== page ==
The news is full of stories about the newly released report made by five Inspectors General regarding additional, previously unknown federal surveillance. Each inspector contributed to a declassified 38 page report, and also made separate, classified individual reports on behalf of their respective agencies: Department of Justice, NSA, CIA, Department of Defense, and Office of National Intelligence. This program goes far beyond the Warrantless Wiretapping that made news coverage over the past several years. The report itself can be read at eff.org
The surveillance we are talking about here includes phone calls, emails, internet activity, text messaging and any other form of communication the government decides they feel a need to inspect, including ‘snail mail’. The breaking news is in ADDITION to the earlier NSA warrantless wiretapping controversy, not merely a further elaboration on the original surveillance.
This comes on top of the news that Leon Panetta, President Obama’ s head of the Central Intelligence Agency, has ordered the discontinuation of an eight year program that had not been reported to Congress for oversight as required by law. House Intelligence Committee members, including subcommittee Congresswoman Jan Schackowsky (D – IL) described the program as “shocking and serious”, and indicated the program was deliberately kept secret from Congress.
Here is the video of Schackowsky on MSNBC’s The Rachel Maddow Show:
The same “usual suspects” appear in this new controversy. Interviewed by the five Inspectors General for the newest report were David Addington, top aide to former Vice President Cheney; George Tenet, former head of the CIA; John Ashcroft, former Attorney General. John Yoo, the former Assistant Deputy Attorney General whose incompetence in the Department of Justice has already received much public attention. They all REFUSED to be interviewed. (Oh, and doesn’t THAT speak well for the legality of this super-secret surveillance program?)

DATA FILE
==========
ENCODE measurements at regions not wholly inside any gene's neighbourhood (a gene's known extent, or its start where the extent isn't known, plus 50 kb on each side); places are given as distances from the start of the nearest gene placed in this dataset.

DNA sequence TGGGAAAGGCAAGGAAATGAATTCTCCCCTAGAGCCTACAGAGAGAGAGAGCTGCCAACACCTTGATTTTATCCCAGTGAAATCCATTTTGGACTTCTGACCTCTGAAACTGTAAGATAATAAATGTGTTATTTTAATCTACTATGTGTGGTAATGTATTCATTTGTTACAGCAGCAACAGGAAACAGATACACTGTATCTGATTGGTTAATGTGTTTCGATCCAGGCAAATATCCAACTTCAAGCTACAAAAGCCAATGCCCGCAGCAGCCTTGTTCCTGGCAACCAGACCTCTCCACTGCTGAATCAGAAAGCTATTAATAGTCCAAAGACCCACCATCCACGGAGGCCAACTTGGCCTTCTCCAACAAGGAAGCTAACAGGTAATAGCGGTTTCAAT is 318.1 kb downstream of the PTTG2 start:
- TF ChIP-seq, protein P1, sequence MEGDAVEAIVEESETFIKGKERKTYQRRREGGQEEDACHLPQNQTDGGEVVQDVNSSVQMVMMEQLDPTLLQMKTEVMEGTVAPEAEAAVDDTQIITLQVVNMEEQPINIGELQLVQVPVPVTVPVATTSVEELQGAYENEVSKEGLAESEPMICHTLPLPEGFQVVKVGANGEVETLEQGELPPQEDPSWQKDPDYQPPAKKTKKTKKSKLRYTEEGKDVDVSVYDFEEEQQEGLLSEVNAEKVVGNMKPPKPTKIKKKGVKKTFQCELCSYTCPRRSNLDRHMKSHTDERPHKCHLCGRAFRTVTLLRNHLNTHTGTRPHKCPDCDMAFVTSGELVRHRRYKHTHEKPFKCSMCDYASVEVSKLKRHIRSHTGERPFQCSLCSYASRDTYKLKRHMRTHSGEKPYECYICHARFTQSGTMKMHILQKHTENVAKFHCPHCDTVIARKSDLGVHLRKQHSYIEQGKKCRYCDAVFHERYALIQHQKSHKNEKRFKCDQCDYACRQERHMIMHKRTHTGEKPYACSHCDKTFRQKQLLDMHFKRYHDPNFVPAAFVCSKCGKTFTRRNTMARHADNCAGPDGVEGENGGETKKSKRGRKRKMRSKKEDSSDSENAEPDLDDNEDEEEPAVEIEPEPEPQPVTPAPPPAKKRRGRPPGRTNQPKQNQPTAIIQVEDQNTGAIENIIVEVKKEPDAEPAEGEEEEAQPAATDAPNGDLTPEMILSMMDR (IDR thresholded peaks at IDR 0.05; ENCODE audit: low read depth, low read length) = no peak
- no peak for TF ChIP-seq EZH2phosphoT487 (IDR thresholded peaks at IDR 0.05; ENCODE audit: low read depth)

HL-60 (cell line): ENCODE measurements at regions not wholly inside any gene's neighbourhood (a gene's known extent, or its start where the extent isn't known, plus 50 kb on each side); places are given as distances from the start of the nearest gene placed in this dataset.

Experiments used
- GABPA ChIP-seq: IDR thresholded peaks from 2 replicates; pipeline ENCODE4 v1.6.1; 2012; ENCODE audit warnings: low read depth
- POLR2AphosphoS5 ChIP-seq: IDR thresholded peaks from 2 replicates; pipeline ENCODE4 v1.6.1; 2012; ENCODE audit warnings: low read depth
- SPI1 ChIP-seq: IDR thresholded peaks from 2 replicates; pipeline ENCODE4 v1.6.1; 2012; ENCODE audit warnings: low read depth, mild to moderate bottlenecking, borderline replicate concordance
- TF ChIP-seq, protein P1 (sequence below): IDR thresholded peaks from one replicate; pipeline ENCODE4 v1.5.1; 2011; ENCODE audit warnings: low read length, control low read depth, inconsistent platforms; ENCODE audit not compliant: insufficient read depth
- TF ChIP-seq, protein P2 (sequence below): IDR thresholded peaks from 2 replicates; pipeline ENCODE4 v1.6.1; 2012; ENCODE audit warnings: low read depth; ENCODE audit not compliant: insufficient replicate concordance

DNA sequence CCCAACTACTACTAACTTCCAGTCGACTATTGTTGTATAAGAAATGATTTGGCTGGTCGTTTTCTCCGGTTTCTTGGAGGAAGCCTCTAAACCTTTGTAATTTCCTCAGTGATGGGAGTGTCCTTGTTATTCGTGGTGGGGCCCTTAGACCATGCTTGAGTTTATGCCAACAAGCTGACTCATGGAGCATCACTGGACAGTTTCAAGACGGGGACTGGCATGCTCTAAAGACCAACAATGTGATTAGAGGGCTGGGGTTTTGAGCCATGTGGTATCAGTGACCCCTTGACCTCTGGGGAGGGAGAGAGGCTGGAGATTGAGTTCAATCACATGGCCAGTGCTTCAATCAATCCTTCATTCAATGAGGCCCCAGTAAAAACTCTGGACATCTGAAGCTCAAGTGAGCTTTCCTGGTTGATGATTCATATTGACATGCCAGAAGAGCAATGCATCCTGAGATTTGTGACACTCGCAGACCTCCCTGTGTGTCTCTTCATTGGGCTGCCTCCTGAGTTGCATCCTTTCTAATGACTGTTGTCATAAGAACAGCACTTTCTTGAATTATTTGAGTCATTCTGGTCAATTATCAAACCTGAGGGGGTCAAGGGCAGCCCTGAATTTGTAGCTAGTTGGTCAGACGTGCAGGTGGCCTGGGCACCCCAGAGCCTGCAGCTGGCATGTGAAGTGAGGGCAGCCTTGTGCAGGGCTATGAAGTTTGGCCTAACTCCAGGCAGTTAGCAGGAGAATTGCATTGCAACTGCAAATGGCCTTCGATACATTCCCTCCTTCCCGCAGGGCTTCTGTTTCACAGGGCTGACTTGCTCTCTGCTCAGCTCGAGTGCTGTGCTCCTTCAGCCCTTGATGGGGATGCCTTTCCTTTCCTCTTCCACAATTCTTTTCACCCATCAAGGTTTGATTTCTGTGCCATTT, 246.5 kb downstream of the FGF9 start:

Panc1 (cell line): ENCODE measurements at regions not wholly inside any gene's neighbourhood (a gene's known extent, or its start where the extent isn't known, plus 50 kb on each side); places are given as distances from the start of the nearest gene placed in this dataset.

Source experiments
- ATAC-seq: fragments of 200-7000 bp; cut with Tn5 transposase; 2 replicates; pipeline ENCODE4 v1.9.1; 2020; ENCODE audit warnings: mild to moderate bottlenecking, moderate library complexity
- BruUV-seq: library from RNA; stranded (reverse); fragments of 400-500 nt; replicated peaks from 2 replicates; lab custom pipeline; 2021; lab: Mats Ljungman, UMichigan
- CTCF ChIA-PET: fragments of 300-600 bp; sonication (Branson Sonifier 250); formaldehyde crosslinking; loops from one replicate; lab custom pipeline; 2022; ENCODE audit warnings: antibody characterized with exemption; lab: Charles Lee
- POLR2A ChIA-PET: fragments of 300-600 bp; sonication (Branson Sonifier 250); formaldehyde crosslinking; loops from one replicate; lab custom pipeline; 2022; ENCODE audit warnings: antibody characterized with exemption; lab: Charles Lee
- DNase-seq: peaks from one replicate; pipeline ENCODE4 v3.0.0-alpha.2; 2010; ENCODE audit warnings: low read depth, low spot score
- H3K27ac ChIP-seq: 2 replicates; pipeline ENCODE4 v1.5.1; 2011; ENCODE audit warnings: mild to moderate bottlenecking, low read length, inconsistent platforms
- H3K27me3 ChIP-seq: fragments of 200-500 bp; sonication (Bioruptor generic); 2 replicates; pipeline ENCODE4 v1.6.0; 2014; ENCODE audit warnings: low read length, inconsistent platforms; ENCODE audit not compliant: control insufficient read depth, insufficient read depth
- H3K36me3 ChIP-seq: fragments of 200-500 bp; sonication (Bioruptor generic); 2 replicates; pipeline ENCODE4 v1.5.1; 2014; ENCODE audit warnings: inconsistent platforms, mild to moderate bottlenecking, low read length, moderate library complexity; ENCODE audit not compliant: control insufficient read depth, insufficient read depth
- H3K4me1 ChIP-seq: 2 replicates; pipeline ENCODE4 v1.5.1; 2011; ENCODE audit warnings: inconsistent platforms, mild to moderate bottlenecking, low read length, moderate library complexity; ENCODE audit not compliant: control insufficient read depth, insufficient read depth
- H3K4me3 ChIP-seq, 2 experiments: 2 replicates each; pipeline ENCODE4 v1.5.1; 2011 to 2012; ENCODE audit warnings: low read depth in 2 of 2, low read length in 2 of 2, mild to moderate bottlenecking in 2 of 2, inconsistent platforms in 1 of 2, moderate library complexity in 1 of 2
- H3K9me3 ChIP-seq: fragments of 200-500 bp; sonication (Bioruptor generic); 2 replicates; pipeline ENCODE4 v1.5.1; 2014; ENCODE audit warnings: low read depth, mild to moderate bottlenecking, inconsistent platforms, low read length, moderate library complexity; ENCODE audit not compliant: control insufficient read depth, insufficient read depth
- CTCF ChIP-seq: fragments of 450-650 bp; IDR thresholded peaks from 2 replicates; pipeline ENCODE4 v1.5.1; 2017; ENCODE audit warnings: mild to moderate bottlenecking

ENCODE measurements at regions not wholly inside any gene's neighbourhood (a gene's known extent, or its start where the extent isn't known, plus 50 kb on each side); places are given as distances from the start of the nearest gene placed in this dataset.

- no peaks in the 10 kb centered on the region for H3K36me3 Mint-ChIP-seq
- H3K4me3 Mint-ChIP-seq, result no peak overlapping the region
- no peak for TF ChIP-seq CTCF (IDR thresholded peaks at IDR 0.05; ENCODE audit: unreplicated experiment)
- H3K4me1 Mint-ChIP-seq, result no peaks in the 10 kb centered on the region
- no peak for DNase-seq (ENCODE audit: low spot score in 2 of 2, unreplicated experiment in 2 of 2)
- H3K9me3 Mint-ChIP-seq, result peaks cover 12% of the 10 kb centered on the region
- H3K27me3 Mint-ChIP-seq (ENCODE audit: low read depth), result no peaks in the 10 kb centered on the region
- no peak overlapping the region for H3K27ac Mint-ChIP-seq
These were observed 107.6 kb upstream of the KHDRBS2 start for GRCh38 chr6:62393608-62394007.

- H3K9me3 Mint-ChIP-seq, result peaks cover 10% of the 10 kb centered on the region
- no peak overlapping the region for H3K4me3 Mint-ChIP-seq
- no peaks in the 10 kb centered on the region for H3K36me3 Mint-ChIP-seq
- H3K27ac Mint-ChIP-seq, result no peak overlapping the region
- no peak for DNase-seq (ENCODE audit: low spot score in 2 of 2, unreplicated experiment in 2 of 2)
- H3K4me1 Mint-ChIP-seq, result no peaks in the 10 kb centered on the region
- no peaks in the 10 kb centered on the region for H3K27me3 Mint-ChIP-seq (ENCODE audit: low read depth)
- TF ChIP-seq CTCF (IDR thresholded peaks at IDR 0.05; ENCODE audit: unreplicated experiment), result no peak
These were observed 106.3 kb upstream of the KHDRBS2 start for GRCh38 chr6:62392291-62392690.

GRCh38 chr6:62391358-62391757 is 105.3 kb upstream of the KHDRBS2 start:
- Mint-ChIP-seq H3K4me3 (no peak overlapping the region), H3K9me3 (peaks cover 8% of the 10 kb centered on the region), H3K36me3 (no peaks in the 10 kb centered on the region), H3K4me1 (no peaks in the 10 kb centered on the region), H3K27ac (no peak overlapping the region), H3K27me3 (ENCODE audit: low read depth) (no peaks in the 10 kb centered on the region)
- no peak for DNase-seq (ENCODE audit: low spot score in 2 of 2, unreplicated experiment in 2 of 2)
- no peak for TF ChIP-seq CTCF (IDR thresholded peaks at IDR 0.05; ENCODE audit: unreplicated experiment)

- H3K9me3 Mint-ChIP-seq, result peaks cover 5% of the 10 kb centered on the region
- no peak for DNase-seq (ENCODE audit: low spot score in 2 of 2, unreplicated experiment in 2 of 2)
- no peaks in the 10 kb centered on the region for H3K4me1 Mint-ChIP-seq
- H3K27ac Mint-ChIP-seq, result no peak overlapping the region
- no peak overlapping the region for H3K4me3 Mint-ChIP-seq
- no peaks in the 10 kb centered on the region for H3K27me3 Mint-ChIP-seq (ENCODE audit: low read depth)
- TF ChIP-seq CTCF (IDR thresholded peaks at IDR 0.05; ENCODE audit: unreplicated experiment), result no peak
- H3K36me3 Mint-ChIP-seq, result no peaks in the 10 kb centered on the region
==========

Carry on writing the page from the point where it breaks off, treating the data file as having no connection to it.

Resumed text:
New York Times reporters Eric Lichtblau and James Risen in an article appearing July 10th indicate that this newly exposed surveillance was pretty much for nothing in terms of protecting us from terrorism.
And let’s not forget, in considering our national security efforts, the cyber attacks over the 4th of July weekend that targeted the White House, the Pentagon, the Federal Trade Commission and the Treasury Department. In May President Obama spoke about his newly proposed security plan, a plan which has been criticized as short on details, but long on spending, costing billions, a plan which is receiving some fairly intense criticism for its questionable privacy guarantees. But fear not! for our government is recruiting…. high school hackers to protect us. Well, to be fair, THAT might actually make us safer, if they’re given adequate supervision.
Supervision? Isn’t that the crux of the issue: Supervision. Adequate supervision. Speaker of the House, Nancy Pelosi and others want to expand the House oversight, to make it actually WORK. President Obama has threatened to veto those provisions being included in current proposed legislation.
There are a lot of very busy people, poking around in our daily business. We can only hope that not only are there many many people watching us, but that some of them might actually be watching the bad guys, the dangerous terrorists. Given that the House of Representatives holds the power of the purse to pay for those federally employed spies and spooks, let us seriously hope that they are given more power to oversee and fund those efforts to defend us from harm, and that they do as much as possible to safeguard our privacy while safeguarding our security. Security and privacy are not, mutually exclusive. It is possible to both keep the nation secure and respect the privacy of its citizens.